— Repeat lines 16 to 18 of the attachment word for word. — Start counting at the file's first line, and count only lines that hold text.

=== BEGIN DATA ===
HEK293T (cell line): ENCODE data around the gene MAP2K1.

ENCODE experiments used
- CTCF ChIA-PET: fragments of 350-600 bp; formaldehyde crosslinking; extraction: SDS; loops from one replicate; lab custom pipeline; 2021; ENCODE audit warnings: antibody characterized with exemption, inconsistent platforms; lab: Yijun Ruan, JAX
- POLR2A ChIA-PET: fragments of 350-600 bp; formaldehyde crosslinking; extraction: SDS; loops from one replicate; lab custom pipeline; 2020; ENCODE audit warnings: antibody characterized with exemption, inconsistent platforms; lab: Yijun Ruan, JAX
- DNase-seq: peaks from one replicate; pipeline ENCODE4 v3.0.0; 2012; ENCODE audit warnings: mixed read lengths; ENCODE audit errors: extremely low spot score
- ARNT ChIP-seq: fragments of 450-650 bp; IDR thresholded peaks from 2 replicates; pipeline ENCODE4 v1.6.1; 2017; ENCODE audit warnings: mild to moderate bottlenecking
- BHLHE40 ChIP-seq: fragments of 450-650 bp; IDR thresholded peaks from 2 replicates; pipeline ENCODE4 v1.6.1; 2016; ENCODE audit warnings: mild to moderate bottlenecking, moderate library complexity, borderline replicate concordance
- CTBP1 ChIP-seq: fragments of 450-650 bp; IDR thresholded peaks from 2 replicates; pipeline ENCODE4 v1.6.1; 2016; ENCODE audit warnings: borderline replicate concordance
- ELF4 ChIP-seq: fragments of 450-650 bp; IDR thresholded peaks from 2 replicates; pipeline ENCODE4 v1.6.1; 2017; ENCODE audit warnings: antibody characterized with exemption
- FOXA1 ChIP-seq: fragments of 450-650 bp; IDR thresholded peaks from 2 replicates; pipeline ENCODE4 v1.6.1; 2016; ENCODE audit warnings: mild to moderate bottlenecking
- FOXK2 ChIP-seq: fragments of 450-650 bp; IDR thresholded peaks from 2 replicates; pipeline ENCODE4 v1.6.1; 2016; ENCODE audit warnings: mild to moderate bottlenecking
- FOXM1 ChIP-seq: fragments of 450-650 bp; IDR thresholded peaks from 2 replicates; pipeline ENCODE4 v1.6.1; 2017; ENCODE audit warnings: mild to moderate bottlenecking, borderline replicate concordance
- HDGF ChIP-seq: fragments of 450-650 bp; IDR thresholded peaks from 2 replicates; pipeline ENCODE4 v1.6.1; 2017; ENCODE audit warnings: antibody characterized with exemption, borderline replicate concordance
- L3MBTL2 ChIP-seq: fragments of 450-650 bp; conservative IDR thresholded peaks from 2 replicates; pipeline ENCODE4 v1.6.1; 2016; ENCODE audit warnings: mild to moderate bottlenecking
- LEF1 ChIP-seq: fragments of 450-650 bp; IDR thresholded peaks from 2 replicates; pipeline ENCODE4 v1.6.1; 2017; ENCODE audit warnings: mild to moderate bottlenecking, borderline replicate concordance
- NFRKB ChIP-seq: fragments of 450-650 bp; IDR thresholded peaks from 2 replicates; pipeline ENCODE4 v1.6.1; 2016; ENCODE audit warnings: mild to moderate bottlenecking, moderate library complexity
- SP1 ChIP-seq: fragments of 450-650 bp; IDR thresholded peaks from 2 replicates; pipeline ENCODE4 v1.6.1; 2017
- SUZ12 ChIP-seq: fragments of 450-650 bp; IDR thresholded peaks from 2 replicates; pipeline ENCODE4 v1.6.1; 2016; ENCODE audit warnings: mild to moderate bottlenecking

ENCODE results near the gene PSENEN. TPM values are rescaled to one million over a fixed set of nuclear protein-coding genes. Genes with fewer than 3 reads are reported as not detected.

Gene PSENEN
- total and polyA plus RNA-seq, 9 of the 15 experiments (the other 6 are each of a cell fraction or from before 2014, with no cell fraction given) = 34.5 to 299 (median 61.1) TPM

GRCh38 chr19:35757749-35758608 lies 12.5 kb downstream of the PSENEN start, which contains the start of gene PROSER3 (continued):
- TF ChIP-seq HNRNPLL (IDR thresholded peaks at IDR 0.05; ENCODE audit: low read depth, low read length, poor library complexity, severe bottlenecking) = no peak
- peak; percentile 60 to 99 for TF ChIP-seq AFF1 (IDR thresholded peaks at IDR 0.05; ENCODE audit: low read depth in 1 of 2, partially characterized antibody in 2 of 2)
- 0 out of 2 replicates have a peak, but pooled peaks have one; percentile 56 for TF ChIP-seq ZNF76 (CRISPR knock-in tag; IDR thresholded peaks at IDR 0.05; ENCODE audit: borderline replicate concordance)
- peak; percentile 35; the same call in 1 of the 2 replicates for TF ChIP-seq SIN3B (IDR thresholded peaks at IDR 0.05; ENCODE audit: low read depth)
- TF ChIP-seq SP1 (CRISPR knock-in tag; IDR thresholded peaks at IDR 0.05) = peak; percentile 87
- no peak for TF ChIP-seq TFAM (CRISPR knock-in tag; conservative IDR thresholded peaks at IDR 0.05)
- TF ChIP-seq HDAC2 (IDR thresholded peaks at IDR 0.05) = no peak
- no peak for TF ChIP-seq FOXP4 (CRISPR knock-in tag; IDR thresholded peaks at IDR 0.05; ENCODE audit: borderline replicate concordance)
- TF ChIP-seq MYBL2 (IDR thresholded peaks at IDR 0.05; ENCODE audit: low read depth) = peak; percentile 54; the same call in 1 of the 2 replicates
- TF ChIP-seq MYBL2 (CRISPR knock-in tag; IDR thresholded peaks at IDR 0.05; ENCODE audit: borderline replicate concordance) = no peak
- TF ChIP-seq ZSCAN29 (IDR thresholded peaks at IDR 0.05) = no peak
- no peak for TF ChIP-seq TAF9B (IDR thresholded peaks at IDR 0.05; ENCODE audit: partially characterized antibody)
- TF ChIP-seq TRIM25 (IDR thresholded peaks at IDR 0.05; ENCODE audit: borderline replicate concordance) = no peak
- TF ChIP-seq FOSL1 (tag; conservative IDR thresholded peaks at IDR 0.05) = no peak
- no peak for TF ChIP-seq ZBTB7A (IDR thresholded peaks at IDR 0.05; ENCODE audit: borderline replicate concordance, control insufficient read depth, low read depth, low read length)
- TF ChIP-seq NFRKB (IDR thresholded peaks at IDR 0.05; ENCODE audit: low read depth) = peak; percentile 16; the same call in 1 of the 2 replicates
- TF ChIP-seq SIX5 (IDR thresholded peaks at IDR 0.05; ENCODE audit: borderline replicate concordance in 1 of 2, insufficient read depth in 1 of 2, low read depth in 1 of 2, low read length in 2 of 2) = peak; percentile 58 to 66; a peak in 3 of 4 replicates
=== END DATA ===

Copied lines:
- NFRKB ChIP-seq: fragments of 450-650 bp; IDR thresholded peaks from 2 replicates; pipeline ENCODE4 v1.6.1; 2016; ENCODE audit warnings: mild to moderate bottlenecking, moderate library complexity
- SP1 ChIP-seq: fragments of 450-650 bp; IDR thresholded peaks from 2 replicates; pipeline ENCODE4 v1.6.1; 2017
- SUZ12 ChIP-seq: fragments of 450-650 bp; IDR thresholded peaks from 2 replicates; pipeline ENCODE4 v1.6.1; 2016; ENCODE audit warnings: mild to moderate bottlenecking